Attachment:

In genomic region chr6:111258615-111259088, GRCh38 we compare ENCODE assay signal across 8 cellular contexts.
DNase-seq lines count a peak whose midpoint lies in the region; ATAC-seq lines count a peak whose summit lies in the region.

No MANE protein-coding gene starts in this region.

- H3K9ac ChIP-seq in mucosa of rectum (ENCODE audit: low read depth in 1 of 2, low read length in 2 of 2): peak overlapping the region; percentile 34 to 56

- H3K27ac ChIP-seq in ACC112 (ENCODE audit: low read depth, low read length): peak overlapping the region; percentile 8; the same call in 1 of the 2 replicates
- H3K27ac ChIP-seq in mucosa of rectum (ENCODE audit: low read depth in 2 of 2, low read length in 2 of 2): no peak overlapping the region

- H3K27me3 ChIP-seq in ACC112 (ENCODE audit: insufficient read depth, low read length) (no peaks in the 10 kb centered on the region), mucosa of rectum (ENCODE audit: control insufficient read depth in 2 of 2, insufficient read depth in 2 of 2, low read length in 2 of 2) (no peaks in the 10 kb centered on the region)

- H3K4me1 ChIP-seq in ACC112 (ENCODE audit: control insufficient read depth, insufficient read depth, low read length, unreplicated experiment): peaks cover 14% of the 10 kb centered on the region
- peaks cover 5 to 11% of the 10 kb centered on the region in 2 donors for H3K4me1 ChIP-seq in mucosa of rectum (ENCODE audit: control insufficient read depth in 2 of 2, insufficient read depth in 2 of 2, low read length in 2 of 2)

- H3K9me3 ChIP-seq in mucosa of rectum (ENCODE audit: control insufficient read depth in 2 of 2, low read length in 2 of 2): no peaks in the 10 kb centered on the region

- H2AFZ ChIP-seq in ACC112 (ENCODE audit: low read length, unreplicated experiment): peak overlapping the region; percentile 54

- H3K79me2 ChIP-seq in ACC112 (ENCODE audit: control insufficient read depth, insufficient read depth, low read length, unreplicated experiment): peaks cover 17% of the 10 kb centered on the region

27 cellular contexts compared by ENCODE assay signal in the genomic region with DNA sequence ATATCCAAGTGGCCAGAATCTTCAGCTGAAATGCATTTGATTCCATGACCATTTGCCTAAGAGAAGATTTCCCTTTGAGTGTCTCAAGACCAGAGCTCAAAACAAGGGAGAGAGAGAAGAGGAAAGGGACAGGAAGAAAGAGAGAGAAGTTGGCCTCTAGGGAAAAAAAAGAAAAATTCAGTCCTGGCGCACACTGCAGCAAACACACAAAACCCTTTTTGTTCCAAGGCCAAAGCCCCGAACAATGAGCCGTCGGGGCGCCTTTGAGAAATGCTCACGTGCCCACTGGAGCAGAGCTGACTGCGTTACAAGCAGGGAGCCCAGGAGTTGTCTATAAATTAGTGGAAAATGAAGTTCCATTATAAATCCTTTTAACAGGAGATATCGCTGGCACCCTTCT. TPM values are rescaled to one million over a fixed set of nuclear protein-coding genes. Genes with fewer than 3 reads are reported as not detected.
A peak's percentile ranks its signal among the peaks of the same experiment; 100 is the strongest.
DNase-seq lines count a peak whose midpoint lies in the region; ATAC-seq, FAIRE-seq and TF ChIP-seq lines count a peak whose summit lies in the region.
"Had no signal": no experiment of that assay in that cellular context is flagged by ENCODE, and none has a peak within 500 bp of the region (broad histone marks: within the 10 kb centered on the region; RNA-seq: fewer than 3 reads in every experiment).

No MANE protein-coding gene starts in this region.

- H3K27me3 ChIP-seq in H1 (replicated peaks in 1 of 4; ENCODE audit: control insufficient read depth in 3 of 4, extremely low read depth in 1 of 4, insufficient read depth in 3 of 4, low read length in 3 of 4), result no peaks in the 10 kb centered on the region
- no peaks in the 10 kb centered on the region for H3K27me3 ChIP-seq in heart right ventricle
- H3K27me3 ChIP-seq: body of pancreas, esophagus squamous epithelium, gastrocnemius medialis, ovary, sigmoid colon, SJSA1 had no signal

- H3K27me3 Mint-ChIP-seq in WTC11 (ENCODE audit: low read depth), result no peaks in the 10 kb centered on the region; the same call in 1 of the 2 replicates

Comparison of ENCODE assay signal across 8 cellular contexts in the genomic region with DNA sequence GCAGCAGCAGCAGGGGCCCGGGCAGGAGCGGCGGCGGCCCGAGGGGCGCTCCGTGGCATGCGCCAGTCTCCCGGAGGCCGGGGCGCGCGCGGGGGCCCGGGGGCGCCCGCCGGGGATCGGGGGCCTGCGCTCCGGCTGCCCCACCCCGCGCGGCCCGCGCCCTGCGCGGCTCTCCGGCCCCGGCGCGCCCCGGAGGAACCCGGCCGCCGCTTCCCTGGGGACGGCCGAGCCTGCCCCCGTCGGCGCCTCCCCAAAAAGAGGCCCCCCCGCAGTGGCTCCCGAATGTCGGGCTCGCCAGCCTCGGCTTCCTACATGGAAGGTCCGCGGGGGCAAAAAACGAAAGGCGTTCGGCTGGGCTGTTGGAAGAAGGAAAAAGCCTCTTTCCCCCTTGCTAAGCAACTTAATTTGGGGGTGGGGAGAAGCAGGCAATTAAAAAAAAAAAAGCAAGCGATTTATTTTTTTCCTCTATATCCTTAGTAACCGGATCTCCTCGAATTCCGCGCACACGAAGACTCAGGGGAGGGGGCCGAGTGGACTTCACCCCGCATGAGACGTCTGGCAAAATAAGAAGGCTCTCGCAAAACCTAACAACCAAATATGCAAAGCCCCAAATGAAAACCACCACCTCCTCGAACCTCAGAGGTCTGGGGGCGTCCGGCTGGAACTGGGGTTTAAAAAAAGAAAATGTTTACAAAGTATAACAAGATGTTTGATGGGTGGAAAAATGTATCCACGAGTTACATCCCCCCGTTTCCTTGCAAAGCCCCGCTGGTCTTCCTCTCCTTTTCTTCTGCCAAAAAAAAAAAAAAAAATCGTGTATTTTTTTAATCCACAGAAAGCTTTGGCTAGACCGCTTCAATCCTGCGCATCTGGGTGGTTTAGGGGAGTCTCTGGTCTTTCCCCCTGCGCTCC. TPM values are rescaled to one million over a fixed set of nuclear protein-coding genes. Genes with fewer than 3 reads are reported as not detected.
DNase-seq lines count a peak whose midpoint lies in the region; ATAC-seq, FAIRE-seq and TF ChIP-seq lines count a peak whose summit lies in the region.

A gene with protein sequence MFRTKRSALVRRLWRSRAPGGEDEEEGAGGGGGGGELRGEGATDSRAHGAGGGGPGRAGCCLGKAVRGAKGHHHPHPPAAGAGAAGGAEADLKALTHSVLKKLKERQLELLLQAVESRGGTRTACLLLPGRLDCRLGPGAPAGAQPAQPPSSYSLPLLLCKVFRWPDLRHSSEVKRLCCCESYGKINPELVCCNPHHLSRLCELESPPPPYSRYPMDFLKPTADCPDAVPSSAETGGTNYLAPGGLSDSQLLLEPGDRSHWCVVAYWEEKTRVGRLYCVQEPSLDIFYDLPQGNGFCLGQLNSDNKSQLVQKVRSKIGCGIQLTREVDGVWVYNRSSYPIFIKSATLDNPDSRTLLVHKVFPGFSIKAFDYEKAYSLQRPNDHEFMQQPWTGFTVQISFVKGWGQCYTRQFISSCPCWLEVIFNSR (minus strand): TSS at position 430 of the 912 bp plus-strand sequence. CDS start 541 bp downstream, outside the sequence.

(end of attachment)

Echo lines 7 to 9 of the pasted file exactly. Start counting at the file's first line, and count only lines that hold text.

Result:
- H3K27me3 ChIP-seq in ACC112 (ENCODE audit: insufficient read depth, low read length) (no peaks in the 10 kb centered on the region), mucosa of rectum (ENCODE audit: control insufficient read depth in 2 of 2, insufficient read depth in 2 of 2, low read length in 2 of 2) (no peaks in the 10 kb centered on the region)

- H3K4me1 ChIP-seq in ACC112 (ENCODE audit: control insufficient read depth, insufficient read depth, low read length, unreplicated experiment): peaks cover 14% of the 10 kb centered on the region
- peaks cover 5 to 11% of the 10 kb centered on the region in 2 donors for H3K4me1 ChIP-seq in mucosa of rectum (ENCODE audit: control insufficient read depth in 2 of 2, insufficient read depth in 2 of 2, low read length in 2 of 2)